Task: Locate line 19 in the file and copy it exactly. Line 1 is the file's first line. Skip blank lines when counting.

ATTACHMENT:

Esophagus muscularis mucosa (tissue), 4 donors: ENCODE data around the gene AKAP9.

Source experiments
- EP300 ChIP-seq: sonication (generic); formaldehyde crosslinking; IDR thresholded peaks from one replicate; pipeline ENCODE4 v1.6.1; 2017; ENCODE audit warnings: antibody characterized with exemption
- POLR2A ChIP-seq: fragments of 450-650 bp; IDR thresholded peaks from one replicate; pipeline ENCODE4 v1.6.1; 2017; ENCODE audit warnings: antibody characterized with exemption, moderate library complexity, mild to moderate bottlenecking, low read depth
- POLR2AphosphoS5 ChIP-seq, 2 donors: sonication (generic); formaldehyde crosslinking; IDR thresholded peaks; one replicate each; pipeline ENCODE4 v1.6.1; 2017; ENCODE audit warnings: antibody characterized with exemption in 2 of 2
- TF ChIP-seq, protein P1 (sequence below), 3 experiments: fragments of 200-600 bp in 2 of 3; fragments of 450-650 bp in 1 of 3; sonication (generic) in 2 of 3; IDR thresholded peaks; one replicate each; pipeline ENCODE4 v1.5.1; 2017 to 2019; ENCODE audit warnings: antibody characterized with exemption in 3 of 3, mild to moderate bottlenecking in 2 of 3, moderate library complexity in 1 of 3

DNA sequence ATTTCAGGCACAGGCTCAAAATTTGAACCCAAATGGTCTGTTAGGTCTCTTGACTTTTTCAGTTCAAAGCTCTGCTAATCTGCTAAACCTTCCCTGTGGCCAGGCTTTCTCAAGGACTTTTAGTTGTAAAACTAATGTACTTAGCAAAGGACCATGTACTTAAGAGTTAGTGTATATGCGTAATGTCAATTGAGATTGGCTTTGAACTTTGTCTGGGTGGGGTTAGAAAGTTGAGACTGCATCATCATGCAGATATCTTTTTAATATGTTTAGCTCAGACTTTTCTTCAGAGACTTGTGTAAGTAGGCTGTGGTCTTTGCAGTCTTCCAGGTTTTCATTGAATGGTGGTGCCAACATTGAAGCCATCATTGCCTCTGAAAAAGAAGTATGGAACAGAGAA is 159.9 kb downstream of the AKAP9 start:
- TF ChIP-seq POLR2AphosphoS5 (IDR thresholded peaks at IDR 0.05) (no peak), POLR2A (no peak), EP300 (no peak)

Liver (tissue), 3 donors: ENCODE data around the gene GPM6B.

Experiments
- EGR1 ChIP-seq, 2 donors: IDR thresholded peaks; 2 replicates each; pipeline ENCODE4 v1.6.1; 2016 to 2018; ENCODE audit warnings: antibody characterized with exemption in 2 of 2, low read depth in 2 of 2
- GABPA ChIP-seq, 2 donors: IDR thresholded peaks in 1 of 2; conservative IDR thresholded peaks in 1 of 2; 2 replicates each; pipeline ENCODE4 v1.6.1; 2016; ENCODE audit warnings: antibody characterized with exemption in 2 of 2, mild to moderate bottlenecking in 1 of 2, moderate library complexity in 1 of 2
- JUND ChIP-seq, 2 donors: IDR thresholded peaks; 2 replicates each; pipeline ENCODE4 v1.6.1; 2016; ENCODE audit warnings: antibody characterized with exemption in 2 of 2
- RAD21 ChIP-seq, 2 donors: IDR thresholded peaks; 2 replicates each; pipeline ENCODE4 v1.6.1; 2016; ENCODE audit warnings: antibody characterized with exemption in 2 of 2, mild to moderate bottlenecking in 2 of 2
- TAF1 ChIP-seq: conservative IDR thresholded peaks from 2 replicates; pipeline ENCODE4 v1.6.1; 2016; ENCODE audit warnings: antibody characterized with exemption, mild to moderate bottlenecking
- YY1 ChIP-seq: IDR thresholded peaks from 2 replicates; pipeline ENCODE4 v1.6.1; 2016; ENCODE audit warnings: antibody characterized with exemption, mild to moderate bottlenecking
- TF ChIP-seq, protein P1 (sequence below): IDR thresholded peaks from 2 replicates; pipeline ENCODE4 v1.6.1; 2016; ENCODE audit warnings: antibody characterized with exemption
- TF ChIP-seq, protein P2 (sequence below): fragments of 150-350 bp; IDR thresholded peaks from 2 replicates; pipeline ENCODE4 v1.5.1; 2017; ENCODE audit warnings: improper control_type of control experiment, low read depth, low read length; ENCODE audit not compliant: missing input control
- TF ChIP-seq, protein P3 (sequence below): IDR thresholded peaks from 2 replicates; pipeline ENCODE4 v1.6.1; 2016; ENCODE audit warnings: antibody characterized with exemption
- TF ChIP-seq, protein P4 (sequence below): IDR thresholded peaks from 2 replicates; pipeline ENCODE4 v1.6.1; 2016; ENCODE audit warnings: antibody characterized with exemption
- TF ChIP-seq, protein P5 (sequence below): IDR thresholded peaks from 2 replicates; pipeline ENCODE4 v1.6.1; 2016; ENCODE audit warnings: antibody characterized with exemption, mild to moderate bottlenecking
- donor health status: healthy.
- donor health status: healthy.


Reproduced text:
- TF ChIP-seq, protein P3 (sequence below): IDR thresholded peaks from 2 replicates; pipeline ENCODE4 v1.6.1; 2016; ENCODE audit warnings: antibody characterized with exemption